Optimal Classification of crops and crop-hyperspectral library creation using hyperspectral images
Earth Observing-1 (EO-1) Hyperion images were used to study five globally dominant crops (corn, cotton, rice, soybean, and winter wheat) and their growth stages in the United States, where they occupy about 75% of all the cropland areas occupied by the principal crops.
The researchers from USGS (United States Geological Survey) conducted this research to evaluate the suitability of hyperspectral satellite data to estimate the agricultural area under different major crop. The study identifies 30 optimal bands overcoming the data redundancy of Hyperion satellite data then linear discriminant analysis and support vector machines Regression was applied to classify crops. Global hyperspectral imaging spectral-library of agricultural crops (GHISA) was also developed for future use.
Study area and satellite data - The study was conducted in seven agro ecological zones of the United States using 99 Earth Observing-1 (EO-1) Hyperion hyperspectral images from 2008–2015 at 30 m resolution. The authors first developed a first-of-its-kind comprehensive Hyperion-derived Hyperspectral Imaging Spectral Library of Agricultural crops (HISA) of these crops in the US based on USDA Cropland Data Layer (CDL) reference data. Principal Component Analysis was used to eliminate redundant bands by using factor loadings to determine which bands most influenced the first few principal components. This resulted in the establishment of 30 optimal hyperspectral narrow bands (OHNBs) for the study of agricultural crops.
Spectral library development- Spectroscopy is a tool that detects the absorption or emission of light as a function of wavelength (USGS). Airborne and orbital spectrometers can detect, differentiate, and map subtle chemical differences in crops, minerals and other compounds. This digital representative pure spectrum of a particular feature is called it’s spectral library, in that particular environment. In this research authors first identified 30 optimal hyperspectral narrow bands out of 242 bands. It was found that 212 band were uncalibrated and poor for analysis. Then further processing of hyperspe3 library creation was performed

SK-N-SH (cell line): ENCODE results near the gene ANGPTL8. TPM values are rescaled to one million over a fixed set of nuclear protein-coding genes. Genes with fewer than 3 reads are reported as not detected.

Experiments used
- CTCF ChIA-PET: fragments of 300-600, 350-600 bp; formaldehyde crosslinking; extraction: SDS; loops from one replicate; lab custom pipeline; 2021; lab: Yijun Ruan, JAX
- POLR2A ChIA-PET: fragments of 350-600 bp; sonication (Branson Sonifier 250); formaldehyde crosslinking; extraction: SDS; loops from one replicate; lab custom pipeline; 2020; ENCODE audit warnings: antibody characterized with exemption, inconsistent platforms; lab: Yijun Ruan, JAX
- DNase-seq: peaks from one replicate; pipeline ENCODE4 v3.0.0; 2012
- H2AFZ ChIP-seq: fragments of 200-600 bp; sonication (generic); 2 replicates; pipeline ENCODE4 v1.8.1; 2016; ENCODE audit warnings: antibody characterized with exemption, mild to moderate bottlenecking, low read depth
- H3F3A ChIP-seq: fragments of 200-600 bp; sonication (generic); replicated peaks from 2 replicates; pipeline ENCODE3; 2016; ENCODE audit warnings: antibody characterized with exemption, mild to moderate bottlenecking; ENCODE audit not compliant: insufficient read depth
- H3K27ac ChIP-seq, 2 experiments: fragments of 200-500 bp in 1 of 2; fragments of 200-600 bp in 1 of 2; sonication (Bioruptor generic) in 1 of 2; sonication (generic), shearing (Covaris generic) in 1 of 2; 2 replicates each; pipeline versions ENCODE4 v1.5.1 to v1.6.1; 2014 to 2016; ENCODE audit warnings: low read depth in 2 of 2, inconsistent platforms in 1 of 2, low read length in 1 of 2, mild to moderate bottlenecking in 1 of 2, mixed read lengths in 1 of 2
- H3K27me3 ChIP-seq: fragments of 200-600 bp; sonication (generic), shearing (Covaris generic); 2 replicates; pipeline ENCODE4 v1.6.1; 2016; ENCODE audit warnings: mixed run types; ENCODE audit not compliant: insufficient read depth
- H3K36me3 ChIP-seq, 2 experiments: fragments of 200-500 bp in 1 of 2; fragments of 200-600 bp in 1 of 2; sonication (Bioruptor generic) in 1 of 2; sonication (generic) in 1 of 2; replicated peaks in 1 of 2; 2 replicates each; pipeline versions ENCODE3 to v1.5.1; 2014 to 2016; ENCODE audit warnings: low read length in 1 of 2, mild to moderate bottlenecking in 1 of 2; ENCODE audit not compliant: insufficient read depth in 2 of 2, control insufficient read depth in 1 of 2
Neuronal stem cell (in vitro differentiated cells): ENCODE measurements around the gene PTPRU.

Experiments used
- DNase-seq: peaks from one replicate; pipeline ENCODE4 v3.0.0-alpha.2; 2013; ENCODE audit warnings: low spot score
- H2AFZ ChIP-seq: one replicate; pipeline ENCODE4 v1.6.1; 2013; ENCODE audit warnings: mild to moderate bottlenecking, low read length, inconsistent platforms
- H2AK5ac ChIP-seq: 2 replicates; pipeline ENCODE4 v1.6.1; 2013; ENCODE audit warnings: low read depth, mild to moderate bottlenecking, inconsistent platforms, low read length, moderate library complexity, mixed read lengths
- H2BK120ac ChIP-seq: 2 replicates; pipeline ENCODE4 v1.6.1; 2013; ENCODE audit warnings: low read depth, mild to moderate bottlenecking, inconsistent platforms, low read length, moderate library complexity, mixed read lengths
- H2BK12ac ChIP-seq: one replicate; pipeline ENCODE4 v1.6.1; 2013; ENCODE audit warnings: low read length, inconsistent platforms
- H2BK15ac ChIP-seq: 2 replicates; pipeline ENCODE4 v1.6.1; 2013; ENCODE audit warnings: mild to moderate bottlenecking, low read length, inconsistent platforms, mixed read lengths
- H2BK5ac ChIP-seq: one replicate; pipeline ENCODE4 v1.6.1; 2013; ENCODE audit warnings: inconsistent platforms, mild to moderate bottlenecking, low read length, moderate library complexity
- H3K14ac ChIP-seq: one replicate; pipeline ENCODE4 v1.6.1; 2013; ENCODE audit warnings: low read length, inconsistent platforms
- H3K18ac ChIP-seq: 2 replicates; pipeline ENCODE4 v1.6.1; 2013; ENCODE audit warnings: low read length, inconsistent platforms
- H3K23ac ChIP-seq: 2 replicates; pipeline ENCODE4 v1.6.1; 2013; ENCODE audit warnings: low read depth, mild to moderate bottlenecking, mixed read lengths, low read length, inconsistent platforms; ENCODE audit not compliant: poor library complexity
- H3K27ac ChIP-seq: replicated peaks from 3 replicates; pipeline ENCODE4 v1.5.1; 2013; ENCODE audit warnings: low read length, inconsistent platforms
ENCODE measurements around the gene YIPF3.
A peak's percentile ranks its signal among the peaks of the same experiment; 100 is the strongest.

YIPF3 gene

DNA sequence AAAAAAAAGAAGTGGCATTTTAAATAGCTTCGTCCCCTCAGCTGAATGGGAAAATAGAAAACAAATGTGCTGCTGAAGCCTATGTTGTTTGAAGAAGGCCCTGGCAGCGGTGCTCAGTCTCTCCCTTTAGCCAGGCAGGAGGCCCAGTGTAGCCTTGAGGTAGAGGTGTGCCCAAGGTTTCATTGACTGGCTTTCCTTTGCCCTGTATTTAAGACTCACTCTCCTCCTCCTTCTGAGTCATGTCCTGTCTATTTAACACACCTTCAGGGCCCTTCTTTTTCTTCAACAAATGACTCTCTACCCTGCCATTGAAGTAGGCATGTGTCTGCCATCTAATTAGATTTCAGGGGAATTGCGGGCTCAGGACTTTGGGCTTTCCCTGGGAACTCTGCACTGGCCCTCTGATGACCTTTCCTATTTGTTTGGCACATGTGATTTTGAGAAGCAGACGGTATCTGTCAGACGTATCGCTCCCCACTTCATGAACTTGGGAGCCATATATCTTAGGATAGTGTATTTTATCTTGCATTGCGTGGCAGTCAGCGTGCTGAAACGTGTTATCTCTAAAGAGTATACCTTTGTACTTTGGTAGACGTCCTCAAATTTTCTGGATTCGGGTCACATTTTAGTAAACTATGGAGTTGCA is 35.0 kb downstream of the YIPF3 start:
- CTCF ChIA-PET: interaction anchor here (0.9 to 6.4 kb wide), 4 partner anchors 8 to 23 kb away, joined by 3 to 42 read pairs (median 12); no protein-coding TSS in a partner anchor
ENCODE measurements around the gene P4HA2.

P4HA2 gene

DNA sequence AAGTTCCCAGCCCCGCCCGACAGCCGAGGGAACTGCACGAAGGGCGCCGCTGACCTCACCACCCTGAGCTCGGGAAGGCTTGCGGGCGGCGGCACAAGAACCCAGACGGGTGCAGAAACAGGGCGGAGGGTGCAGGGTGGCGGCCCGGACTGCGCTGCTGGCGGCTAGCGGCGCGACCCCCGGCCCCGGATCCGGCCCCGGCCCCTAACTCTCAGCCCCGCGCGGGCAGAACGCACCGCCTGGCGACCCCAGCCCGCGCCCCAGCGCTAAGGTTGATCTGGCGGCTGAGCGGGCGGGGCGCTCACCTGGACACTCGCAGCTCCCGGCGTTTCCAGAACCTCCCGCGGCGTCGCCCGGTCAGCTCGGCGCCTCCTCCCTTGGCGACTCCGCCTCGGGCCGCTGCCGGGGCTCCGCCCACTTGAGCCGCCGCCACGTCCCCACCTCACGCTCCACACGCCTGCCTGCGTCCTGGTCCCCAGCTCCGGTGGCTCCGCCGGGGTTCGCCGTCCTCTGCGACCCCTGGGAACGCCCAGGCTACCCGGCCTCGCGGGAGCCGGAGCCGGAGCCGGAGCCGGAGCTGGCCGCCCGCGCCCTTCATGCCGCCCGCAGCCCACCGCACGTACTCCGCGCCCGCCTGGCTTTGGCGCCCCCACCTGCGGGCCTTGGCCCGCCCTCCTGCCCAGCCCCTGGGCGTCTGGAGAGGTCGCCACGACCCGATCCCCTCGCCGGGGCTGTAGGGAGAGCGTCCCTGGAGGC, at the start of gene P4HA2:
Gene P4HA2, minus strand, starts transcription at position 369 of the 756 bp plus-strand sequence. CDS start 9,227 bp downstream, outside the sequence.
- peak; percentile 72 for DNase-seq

Contribution of the research work- 15–20 hyperspectral narrow bands (HNBs) achieved about 90% overall, producer’s, and user’s accuracies in classifying crop types and/or crop growth stages using llinear discriminant analysis (LDA) and/or the support vector machine (SVM) classifier. However, when complex situations occurred (e.g., 4 or more crops within a Hyperion image), up to 30 HNBs were required to best classify and characterize these crops. This study showed that hyperspectral satellite imagery, when analyzed on the GEE cloud computing platform using machine learning algorithms like SVMs, provides a fast and accurate means of classifying agricultural crops and their characteristics such as crop growth stages, which can help advance global food security information derived from satellites.
Future scope- This research makes a significant contribution toward understanding modeling, mapping, and monitoring agricultural crops using data from upcoming hyperspectral satellites, such as NASA’s Surface Biology and Geology mission (formerly HyspIRI mission) and the recently launched HysIS (Indian Hyperspectral Imaging Satellite, 55 bands over 400–950 nm in VNIR and 165 bands over 900–2500 nm in SWIR), and contributions in advancing the building of a novel, first-of-its-kind global hyperspectral imaging spectral-library of agricultural crops (GHISA: www.usgs.gov/WGSC/GHISA).
New Delhi, India